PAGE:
Buying something now and paying later is not a good move for your finances, especially for retail purchases. Let’s talk this through by understanding the other side of the equation.
Businesses are trying to survive financially just like you
Businesses don’t have to care about your financial future. They care about theirs. They want to first survive and then to thrive, just like you. They’ll do it at your expense if they need to.
They are giving you deferred payments or no interest for a period of time not to be nice guys to you, but to make it easier for them to get a sale.
Retailers are pushing Buy now Pay later for e-commerce payments
Many retailers are now offering buy now pay later (“BNPL”) for internet purchases. This is the latest trend and is up significantly from 2020 to 2021 so far. Firms such as Macy’s, the Gap and Neiman Marcus all have buy now pay later options. Many others are now offering this as well.
This is a marketing tactic to increase sales on their end. Buy now pay later often means you can’t afford it now, so instead you’ll buy it because they want the sale and you are betting you’ll be able to afford it tomorrow when the payments are due.
Why punish your future self? When you make this type of decision you are making it much more difficult on your future self so that your current self can do what is easier today.
These types of things almost always even out!
Easy now = Hard later
Hard now = Easy later
The problem with betting on the future is that your situation could be worse tomorrow, or other priorities may come up. Unfortunately, you already committed to paying for this item so now you have to pay the piper at the most inopportune time!
Financing is a Big Money Maker
For many companies, their finance business is a very large part of their revenue and profit. That’s why retailers give you deals for using their credit card. They know they’ll make that back and then some with late fees and interest for many of their customers.
The same applies for the “buy now – pay later deals.” If you fail to pay as agreed (you forget or are unable) you will likely incur late fees and interest, resulting in you paying much more for the item than the original purchase price. Once again, a good deal for them and a bad one for you!
Why add this level of risk and complexity? It would be easy and simple to just pay at the time you get the item and then you are done. If you can’t afford it then, don’t buy it!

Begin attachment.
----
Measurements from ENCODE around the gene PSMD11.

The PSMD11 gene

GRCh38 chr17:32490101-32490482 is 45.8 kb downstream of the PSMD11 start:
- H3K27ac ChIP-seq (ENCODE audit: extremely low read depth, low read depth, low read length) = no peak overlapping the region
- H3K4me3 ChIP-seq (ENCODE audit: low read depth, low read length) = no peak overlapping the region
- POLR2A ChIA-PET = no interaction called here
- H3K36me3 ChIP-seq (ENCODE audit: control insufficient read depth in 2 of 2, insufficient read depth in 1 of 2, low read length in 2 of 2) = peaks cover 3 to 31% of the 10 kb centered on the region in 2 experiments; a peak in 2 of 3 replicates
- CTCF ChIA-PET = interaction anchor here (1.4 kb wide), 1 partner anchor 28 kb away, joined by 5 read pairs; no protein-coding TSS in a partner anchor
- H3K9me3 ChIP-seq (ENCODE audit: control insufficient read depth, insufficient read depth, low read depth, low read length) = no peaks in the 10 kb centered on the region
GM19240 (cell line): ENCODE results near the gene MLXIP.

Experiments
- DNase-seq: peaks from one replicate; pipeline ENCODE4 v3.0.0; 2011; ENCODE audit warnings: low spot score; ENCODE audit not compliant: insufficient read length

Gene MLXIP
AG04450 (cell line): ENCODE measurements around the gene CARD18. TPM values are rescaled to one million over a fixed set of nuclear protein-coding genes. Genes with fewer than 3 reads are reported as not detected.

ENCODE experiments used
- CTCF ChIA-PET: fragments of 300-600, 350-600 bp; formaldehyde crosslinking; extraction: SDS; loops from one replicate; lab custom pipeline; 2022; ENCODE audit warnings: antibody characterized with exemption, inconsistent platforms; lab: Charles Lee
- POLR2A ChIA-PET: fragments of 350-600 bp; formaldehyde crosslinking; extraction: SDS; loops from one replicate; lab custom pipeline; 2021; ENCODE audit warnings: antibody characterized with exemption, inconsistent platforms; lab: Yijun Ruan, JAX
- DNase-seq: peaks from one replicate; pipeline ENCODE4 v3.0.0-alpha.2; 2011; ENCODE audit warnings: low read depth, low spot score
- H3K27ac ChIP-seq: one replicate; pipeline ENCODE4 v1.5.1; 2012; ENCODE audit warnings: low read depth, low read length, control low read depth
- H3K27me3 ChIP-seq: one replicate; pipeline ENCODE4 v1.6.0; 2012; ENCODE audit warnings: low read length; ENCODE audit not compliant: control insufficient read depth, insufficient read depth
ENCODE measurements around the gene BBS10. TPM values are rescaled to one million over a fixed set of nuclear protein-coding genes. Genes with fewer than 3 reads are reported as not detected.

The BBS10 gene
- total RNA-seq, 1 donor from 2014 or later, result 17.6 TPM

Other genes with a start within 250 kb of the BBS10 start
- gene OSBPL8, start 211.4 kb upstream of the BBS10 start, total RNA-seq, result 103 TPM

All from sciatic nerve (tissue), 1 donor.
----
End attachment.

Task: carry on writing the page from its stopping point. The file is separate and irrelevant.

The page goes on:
One Strategy to combat the Impulse to Buy
Often the BNPL option convinces you to buy the item as an impulse buy. For example, you might not buy that $250 item today but when it is presented to you in five payments of $50 each it doesn’t sound too bad. It’s often just enough to get you to purchase.
A strategy to combat the impulse purchase is to follow the “impulse purchase waiting rule.” That rule is to put the item down on a list that you want to buy now, and then in three days go back to the list and decide if you are going to buy it. Often the impulse to buy will be gone and you will make a more rational decision on whether to make the purchase. Remember, companies are using strategies against you to get you to buy. They don’t care about what financial harm it causes you.
- Companies offer Buy Now Pay Later (BNPL) options because it gets them more sales. They don’t care what it does to you.
- What is EASY for you now (just buying it) will be HARD for you later when you have to pony up the money. If you really want the item then do the hard work up front and save the money and then make the purchase.
- Not only do companies get to make a sale but they can make even more when you forget and miss a payment and then they can charge you fees and interest
- Use the “Impulse Waiting Rule” of putting the item you want to buy on a list and then check the list in three days to see if you really want the item or not. This will defeat the impulse buy strategy used by the seller and allow you to think more rationally if you really need the item or not.